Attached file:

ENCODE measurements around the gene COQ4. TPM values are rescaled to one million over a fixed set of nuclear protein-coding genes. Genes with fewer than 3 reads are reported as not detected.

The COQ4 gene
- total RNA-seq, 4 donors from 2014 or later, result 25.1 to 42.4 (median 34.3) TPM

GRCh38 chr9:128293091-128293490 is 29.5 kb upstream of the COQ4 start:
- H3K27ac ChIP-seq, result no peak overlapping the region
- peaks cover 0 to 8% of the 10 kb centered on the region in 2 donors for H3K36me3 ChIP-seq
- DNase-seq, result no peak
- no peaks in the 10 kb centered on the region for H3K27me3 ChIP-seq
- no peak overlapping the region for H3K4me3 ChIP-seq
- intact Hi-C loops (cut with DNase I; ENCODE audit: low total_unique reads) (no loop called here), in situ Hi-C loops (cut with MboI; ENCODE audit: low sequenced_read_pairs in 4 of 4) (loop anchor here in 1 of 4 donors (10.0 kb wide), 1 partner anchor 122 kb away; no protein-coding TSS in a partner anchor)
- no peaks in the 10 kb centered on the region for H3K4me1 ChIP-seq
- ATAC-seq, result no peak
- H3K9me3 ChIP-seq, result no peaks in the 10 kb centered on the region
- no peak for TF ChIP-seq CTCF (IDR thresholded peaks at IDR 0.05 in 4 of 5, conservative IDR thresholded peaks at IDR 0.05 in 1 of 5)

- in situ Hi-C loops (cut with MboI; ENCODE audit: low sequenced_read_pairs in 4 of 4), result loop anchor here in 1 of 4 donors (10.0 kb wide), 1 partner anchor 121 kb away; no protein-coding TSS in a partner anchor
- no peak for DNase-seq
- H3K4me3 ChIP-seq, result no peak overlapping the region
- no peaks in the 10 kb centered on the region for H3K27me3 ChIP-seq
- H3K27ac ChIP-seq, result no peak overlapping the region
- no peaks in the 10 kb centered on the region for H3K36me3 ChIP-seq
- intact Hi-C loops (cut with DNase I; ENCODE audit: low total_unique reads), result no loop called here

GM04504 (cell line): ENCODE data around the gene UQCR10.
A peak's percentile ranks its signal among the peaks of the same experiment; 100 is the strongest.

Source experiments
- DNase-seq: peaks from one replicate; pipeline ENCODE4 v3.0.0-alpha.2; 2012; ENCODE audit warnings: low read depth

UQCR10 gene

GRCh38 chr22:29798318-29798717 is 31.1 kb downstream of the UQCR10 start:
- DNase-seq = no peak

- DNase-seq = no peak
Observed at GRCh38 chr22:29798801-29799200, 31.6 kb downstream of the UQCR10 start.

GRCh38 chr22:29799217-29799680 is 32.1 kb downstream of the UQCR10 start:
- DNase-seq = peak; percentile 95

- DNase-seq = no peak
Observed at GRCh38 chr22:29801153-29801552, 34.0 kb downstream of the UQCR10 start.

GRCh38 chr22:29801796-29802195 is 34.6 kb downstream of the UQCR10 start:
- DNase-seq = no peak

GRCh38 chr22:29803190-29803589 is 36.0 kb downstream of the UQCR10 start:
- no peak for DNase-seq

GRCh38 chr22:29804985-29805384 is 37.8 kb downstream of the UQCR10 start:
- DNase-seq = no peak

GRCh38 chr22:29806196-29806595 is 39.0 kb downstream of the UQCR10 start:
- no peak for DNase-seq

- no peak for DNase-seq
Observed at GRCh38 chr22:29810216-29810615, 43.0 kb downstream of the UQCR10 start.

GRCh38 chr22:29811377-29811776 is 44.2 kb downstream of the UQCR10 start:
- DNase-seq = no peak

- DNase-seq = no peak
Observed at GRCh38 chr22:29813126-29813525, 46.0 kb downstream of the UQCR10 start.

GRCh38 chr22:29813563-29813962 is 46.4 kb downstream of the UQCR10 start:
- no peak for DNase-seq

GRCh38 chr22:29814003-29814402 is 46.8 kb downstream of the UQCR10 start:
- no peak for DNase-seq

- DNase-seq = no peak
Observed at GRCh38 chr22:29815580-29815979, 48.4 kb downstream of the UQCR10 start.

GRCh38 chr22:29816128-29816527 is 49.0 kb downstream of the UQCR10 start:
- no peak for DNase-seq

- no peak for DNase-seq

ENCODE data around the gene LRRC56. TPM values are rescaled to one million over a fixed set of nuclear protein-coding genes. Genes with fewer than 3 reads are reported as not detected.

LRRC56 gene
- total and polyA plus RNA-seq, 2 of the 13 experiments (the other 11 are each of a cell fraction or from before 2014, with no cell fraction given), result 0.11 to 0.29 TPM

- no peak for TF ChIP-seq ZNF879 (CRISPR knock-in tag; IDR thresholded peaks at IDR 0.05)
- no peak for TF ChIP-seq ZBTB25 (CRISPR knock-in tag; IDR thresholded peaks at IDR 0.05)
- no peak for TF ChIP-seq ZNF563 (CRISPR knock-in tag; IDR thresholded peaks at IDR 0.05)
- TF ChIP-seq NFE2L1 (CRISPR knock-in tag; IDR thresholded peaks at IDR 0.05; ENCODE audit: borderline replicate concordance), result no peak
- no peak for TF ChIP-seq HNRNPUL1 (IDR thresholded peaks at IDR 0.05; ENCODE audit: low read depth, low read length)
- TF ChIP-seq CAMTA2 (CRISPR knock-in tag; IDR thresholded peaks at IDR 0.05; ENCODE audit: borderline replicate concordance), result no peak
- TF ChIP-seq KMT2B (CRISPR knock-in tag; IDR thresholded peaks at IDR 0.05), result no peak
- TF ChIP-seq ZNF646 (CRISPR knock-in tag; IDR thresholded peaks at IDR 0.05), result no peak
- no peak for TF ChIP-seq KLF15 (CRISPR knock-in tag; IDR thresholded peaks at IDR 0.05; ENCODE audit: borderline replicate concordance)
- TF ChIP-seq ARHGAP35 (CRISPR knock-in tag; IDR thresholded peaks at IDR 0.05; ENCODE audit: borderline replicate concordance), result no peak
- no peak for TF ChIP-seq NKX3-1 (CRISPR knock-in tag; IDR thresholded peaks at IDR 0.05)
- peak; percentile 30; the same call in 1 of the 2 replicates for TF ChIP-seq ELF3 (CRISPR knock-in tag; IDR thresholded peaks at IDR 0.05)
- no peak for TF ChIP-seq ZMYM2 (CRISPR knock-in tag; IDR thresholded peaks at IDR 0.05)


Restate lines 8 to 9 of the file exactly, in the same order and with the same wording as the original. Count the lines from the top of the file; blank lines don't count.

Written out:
- no peaks in the 10 kb centered on the region for H3K27me3 ChIP-seq
- no peak overlapping the region for H3K4me3 ChIP-seq